Opinion or editorial blog entries from members and other scholars

Opinion or editorial blog entries from members and other scholars

What makes for ineffective feedback?

The literature is filled with claims about what makes for effective feedback, for example, feedback that focuses on student self-regulation; feedback designs that require students to act on the comments they receive; and feedback that is timed so students can act on it. But what about what makes for ineffective feedback?

Exploring the social and ethical implications of using autonomous robots in the classroom

As educational researchers, we ought to take seriously growing concerns about the deployment of autonomous robots into public spaces, focusing on their effects on the school as a social institution.

Art as Digital Theory // Digital Theory as Art

Author: Luci Pangrazio The call for new frameworks to understand the increasing complexities of the contemporary digital context is not new. Innovative approaches to the digital...

Is Ed-Tech research nearing its ‘Big Tobacco’ moment?

Pasi Sahlberg - the Finnish education policy advisor, researcher and author - was recently in Australia and, as always, had plenty of interesting things to say. Aside from the usual concerns around PISA and the straight-jacket of standardized international benchmarking, he expressed some troubling thoughts about digital technology and education research ...

Virtual reality providing an immersive musical experience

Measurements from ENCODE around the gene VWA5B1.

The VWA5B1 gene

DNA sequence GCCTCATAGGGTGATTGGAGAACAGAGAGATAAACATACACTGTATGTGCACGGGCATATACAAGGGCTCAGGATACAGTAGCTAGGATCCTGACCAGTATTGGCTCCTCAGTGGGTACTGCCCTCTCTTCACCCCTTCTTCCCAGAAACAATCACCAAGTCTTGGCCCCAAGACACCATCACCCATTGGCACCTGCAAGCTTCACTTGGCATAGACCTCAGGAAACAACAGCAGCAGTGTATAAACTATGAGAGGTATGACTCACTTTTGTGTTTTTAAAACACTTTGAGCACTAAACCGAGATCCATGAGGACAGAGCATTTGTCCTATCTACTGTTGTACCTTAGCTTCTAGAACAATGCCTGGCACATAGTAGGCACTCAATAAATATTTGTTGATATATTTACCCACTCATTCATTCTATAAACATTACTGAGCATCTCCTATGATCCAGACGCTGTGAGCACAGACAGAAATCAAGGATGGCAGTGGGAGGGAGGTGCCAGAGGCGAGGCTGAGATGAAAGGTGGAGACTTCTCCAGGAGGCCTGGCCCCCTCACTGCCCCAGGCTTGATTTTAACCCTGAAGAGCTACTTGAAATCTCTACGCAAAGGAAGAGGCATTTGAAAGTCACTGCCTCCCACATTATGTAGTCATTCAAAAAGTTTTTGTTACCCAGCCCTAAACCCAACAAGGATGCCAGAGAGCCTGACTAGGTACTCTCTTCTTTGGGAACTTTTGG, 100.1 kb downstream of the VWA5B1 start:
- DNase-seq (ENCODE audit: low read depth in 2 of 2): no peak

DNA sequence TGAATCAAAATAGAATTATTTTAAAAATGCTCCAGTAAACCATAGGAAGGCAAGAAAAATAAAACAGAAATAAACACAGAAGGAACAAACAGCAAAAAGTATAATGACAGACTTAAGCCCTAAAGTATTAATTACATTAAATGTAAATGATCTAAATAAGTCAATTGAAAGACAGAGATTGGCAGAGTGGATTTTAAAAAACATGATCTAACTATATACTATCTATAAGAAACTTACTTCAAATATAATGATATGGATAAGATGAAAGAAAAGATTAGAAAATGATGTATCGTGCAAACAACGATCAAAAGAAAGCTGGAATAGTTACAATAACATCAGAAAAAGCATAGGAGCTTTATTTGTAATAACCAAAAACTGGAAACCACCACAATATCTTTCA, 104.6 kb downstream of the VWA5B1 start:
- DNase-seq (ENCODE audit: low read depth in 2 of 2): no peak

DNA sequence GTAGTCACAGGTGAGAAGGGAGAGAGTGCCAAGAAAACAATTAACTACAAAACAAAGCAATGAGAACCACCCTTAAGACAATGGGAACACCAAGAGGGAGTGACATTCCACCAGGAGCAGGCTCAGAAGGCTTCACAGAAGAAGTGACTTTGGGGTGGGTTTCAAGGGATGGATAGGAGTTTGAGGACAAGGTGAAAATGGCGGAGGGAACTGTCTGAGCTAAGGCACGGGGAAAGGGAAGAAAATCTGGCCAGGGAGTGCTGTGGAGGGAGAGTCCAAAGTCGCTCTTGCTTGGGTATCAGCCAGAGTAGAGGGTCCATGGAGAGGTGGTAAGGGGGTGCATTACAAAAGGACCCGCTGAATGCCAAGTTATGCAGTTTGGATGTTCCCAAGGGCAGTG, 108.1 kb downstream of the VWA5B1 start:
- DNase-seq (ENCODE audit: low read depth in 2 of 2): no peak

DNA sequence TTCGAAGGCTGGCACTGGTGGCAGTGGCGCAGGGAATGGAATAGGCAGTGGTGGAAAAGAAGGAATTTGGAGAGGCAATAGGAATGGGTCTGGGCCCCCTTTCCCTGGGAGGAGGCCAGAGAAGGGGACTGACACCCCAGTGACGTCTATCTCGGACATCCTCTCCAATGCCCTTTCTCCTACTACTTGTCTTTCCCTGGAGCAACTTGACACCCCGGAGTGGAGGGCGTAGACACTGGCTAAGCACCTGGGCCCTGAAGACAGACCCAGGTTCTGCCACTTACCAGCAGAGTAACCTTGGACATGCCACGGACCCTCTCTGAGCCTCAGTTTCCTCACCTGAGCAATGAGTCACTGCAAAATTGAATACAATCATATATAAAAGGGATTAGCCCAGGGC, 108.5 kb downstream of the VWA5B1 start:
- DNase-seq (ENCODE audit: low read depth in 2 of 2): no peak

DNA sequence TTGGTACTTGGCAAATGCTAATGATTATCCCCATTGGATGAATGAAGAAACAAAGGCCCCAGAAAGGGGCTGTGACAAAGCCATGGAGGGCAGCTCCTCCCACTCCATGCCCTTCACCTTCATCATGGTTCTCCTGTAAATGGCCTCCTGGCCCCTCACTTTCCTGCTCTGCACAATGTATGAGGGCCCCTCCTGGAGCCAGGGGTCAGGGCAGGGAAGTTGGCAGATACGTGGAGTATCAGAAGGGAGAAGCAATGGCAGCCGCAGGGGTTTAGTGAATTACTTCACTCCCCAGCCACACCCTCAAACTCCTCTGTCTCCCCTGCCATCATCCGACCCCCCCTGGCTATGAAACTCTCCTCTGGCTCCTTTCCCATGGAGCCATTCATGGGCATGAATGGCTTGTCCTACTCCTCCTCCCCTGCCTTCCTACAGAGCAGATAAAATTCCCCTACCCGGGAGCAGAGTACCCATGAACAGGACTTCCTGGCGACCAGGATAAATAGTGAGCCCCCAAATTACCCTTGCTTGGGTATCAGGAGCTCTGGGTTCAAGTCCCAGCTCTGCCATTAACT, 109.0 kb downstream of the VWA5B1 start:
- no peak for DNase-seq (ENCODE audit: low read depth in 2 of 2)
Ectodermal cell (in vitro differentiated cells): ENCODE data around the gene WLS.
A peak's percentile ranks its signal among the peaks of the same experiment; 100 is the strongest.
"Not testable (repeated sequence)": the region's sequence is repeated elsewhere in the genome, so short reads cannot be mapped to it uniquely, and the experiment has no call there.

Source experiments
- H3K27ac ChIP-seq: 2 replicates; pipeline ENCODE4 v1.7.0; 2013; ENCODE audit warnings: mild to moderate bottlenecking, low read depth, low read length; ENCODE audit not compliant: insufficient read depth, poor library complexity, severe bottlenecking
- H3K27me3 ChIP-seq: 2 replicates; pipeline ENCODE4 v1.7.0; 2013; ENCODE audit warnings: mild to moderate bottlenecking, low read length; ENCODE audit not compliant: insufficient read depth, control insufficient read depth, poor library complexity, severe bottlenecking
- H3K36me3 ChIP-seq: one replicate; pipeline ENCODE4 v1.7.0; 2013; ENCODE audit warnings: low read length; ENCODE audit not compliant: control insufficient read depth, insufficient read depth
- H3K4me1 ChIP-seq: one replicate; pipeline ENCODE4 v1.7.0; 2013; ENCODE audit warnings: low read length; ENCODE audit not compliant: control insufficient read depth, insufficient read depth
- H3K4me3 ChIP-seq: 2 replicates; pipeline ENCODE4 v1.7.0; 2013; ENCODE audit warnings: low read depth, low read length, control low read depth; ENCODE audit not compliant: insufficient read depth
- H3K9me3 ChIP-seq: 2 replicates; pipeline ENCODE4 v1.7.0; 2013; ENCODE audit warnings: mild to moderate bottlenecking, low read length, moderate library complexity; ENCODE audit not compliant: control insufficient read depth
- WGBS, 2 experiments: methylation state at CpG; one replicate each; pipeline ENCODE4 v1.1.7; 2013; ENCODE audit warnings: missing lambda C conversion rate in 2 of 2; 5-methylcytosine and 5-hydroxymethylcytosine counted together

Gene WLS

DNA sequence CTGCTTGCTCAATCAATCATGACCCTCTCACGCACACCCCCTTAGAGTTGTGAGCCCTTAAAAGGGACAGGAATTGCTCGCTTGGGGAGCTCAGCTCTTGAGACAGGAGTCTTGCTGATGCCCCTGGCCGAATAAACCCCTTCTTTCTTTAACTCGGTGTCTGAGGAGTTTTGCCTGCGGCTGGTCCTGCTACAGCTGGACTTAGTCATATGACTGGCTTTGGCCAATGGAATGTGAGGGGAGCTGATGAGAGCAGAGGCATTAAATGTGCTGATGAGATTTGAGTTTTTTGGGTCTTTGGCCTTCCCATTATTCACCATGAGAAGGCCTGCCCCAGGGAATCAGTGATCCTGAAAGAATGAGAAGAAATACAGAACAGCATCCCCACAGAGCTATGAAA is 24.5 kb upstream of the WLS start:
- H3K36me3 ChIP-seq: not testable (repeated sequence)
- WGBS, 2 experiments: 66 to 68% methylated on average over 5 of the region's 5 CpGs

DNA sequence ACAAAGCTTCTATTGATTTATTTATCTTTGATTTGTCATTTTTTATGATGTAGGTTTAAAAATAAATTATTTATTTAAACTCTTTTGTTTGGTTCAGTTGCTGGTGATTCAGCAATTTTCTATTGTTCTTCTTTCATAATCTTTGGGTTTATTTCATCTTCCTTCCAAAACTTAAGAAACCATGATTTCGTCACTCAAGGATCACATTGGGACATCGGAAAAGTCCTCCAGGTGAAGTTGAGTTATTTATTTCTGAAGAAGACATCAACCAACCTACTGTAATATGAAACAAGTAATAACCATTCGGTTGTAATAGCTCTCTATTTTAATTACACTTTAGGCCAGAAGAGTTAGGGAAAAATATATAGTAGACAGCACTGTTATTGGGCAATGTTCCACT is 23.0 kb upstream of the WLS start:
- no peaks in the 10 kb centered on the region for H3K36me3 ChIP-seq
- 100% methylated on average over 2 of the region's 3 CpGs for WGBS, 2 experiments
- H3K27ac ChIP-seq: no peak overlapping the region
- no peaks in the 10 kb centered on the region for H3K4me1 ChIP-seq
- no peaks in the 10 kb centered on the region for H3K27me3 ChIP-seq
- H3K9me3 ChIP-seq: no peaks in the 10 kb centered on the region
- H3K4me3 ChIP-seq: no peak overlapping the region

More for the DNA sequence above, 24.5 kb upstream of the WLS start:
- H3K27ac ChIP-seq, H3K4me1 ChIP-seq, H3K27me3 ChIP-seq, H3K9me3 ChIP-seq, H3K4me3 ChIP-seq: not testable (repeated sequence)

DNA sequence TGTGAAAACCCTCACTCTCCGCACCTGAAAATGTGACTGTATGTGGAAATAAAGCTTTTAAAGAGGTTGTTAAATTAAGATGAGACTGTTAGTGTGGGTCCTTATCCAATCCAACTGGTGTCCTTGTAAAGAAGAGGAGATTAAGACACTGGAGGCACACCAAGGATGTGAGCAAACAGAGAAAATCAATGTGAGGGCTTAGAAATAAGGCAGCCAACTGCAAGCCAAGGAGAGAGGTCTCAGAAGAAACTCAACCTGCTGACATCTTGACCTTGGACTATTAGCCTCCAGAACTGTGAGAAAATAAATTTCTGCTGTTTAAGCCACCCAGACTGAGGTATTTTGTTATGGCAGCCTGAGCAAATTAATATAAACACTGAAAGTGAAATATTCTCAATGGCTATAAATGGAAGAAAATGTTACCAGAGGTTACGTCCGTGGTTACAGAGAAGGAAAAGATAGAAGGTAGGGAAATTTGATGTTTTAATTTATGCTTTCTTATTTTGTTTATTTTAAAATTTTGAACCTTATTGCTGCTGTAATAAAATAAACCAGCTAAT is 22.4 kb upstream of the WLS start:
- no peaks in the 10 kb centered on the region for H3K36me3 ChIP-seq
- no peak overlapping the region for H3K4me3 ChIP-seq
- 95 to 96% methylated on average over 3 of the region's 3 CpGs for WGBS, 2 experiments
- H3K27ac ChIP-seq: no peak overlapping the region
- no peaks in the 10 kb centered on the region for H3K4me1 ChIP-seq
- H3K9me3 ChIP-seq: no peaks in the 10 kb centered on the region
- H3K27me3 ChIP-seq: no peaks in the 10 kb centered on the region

Dr Renée Crawford writes on technological initiatives using virtual reality to provide an immersive musical experience and identifies that more collaborative efforts with the industry and further research is required to better understand what this might mean for the music industry and education.

The Facebook Paradox in Education

Facebook is increasingly used by teachers as a user-friendly, student-centred, collaborative online learning environment. However, there also exists a paradox in Facebook use; some of the more frequently promoted advantages can actually lead to problematic outcomes.

Pokèmon Go – shallow, time wasting phone game or ‘killer app’?

Julie Faulker and David Elliott question the hyper virality of Pokèmon Go in relation to the rapid circulation of popular digital texts. Why this game, now, when (arguably better) augmented reality games have been around for ten years?

The digital labor of digital learning

Neil Selwyn writes on how digital technologies are altering the nature of education work … not always for the best.

The pen is dead? Long live the digital

Dr Edwin Creely, LNM graduate researcher, writes about the encroachment of digital technologies into the pedagogy of literacy educators and the materiality of writing practice: "...the pen and the pencil appear to evoke memories of another time and another world: the analogue world where the art of writing was visceral and haptic and where the skill of producing a script was venerated."

Victorian school students fail to meet ICT standards

Digital technology use in schools is clearly not working, at least not in the way that we are led to believe. In October this year, the fourth ICT national assessment program (NAP) data will be released by ACARA. Since ICT NAP testing began a decade ago, no more than 66% of students at Year 6 or Year 10 across the country have achieved national minimum standards – a far cry from the 90% of students meeting similar standards for NAPLAN testing.